This process also leads to “learning” about how to process new information. By recognizing the metaphors, new data can be classified and described according to how it is understood. And just like in our brains, there will be errors. Misunderstanding will occur as metaphors are calculated based on incomplete data sets. As more data is input, systems will have to be able to make corrections and re-calculate all of the other metaphors that included the corrected data. New corrections will be made and a cascade of corrections will result in a modified historical data record. A large number of calculations and recalculations will occur with each new input, and the storage of historical data (and calculated results) will require substantial processing and storage.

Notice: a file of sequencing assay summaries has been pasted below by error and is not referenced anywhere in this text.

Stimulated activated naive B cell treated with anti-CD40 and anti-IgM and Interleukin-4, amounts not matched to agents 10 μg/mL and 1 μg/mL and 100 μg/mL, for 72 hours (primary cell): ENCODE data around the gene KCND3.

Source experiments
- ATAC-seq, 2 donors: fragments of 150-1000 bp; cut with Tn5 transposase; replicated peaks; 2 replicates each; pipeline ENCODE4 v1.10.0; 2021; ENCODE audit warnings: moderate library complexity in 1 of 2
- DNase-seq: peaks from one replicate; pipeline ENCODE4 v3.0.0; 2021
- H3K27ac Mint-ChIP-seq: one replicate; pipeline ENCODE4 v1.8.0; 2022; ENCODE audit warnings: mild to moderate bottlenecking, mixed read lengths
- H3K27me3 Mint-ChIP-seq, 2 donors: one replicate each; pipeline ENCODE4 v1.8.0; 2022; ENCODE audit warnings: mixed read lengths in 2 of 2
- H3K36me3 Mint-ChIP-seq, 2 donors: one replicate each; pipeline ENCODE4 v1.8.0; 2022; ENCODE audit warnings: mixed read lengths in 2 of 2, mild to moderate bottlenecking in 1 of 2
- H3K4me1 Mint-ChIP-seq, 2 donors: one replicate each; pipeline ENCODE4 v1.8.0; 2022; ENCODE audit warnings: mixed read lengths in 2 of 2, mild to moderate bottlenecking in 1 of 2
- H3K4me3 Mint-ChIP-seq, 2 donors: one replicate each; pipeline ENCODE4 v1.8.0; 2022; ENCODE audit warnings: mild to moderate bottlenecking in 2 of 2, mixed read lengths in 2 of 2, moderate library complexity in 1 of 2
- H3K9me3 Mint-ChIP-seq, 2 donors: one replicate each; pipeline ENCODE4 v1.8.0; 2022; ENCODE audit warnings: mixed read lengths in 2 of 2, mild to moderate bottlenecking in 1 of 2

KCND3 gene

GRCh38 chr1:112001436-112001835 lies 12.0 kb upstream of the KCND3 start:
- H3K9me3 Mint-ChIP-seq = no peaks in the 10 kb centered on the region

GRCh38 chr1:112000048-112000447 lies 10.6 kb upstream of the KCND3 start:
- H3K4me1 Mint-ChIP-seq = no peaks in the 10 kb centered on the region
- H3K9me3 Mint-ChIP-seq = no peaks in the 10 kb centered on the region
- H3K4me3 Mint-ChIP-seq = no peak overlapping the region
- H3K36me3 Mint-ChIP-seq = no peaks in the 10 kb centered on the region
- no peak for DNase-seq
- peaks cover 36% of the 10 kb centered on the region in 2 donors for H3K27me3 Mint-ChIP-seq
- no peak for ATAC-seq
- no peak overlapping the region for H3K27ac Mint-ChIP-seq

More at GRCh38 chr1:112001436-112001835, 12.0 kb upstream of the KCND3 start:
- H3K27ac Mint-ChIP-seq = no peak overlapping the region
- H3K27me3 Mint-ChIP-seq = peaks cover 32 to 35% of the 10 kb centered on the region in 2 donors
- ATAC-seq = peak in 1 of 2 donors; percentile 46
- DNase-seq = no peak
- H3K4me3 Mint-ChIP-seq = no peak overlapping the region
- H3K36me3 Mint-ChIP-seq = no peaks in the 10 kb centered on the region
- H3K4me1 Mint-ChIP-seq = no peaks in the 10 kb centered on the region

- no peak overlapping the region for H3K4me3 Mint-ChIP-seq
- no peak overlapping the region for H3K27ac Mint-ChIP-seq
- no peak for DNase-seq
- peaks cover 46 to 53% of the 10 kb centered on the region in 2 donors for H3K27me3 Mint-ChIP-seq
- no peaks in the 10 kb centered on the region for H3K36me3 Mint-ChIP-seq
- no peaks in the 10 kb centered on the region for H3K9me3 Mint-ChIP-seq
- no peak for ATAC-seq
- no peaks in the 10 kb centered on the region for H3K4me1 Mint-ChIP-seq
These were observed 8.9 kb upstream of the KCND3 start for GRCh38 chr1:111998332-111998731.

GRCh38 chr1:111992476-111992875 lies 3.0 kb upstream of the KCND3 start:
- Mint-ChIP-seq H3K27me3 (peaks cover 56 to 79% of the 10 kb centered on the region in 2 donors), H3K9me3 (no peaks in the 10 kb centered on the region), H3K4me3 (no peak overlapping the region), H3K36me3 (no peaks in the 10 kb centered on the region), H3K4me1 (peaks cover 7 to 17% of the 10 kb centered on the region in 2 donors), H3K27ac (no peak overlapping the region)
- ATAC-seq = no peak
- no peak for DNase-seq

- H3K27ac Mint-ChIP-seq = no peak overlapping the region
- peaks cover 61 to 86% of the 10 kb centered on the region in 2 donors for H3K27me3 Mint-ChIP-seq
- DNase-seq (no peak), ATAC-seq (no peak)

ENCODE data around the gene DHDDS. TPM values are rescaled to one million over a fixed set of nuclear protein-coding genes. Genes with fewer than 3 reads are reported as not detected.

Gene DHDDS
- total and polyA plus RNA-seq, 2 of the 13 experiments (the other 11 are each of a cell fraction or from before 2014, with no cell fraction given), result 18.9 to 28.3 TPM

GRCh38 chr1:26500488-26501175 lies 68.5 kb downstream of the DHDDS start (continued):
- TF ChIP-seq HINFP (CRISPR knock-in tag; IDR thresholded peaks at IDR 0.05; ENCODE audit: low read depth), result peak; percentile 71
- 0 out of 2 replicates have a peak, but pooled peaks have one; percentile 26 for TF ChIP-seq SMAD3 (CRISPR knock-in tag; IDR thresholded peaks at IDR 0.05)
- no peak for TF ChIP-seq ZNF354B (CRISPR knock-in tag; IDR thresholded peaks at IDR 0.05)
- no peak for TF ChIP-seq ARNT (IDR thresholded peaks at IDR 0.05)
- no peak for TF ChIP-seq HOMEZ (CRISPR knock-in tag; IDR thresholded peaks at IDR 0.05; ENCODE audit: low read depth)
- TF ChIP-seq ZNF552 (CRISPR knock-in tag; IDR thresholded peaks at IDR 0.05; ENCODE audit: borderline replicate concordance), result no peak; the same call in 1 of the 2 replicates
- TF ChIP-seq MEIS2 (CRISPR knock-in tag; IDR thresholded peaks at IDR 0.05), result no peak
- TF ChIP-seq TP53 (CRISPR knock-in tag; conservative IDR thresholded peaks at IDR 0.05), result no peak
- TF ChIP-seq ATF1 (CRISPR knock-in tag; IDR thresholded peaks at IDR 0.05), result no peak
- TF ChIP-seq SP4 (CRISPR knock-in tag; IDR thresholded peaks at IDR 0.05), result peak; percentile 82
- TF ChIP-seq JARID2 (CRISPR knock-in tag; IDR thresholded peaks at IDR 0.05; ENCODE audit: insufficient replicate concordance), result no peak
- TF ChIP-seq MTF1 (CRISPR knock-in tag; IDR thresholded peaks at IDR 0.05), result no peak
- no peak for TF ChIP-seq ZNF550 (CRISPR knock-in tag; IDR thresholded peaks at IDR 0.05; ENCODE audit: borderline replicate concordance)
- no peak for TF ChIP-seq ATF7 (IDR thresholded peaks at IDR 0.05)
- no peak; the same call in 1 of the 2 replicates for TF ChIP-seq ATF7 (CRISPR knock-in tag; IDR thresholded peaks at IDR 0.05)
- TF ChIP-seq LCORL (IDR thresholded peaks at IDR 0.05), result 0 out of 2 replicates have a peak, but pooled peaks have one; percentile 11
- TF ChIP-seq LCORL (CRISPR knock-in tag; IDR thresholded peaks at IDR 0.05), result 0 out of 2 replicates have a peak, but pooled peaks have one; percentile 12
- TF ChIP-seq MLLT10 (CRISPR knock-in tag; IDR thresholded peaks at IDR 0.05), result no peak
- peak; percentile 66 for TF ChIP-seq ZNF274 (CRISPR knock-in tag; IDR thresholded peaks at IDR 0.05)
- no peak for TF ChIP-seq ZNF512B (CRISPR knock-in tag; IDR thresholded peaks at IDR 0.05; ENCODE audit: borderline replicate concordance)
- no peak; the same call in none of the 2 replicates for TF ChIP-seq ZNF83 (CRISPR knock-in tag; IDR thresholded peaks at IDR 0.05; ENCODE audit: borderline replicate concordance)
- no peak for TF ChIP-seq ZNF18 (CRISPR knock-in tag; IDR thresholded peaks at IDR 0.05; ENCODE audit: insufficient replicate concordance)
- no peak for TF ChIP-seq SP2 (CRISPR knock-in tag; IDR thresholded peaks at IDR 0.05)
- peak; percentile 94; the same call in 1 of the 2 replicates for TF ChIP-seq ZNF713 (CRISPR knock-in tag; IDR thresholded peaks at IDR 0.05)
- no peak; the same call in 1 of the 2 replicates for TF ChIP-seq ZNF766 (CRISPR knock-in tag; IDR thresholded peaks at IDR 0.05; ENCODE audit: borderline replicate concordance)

Recognizing metaphors will allow machines to output statements like: “It appears that ABC is driven in many similar ways to XYZ. The result we are seeking might be accomplished by A because a similar result was achieved in XYZ when X was applied.” Put more simply, computers will be able to express creative suggestions.

Interestingly, storage could be massively reduced by deleting large volumes of data that support the relationships that are strong enough to overcome some threshold level of certainty. For example, if everything falls, then we don’t have to keep all that data, just the relationship that everything falls. This may be analogous to forming intuitions.